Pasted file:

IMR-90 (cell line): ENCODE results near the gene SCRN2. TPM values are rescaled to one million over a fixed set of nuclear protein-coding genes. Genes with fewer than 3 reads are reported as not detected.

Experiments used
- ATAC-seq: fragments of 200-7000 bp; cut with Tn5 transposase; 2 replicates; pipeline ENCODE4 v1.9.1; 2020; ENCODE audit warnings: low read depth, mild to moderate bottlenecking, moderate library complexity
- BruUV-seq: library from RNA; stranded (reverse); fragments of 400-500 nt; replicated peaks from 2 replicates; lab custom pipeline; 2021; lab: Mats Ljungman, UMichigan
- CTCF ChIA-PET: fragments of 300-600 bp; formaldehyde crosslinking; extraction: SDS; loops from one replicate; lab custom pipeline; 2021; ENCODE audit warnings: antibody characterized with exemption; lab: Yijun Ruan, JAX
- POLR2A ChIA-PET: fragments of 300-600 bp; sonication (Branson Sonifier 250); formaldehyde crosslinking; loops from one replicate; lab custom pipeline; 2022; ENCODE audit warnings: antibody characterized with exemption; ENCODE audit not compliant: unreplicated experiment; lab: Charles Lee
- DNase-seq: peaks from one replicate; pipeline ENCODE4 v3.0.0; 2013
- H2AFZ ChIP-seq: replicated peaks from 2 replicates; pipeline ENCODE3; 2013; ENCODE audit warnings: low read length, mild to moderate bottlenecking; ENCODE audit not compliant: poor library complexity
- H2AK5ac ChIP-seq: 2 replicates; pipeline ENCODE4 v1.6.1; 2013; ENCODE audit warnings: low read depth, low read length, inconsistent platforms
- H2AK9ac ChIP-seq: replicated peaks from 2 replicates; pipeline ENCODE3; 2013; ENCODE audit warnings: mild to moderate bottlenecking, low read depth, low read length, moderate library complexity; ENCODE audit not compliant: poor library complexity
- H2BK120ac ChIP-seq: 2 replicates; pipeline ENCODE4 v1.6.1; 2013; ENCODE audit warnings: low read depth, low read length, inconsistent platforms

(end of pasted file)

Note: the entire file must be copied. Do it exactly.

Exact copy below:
IMR-90 (cell line): ENCODE results near the gene SCRN2. TPM values are rescaled to one million over a fixed set of nuclear protein-coding genes. Genes with fewer than 3 reads are reported as not detected.

Experiments used
- ATAC-seq: fragments of 200-7000 bp; cut with Tn5 transposase; 2 replicates; pipeline ENCODE4 v1.9.1; 2020; ENCODE audit warnings: low read depth, mild to moderate bottlenecking, moderate library complexity
- BruUV-seq: library from RNA; stranded (reverse); fragments of 400-500 nt; replicated peaks from 2 replicates; lab custom pipeline; 2021; lab: Mats Ljungman, UMichigan
- CTCF ChIA-PET: fragments of 300-600 bp; formaldehyde crosslinking; extraction: SDS; loops from one replicate; lab custom pipeline; 2021; ENCODE audit warnings: antibody characterized with exemption; lab: Yijun Ruan, JAX
- POLR2A ChIA-PET: fragments of 300-600 bp; sonication (Branson Sonifier 250); formaldehyde crosslinking; loops from one replicate; lab custom pipeline; 2022; ENCODE audit warnings: antibody characterized with exemption; ENCODE audit not compliant: unreplicated experiment; lab: Charles Lee
- DNase-seq: peaks from one replicate; pipeline ENCODE4 v3.0.0; 2013
- H2AFZ ChIP-seq: replicated peaks from 2 replicates; pipeline ENCODE3; 2013; ENCODE audit warnings: low read length, mild to moderate bottlenecking; ENCODE audit not compliant: poor library complexity
- H2AK5ac ChIP-seq: 2 replicates; pipeline ENCODE4 v1.6.1; 2013; ENCODE audit warnings: low read depth, low read length, inconsistent platforms
- H2AK9ac ChIP-seq: replicated peaks from 2 replicates; pipeline ENCODE3; 2013; ENCODE audit warnings: mild to moderate bottlenecking, low read depth, low read length, moderate library complexity; ENCODE audit not compliant: poor library complexity
- H2BK120ac ChIP-seq: 2 replicates; pipeline ENCODE4 v1.6.1; 2013; ENCODE audit warnings: low read depth, low read length, inconsistent platforms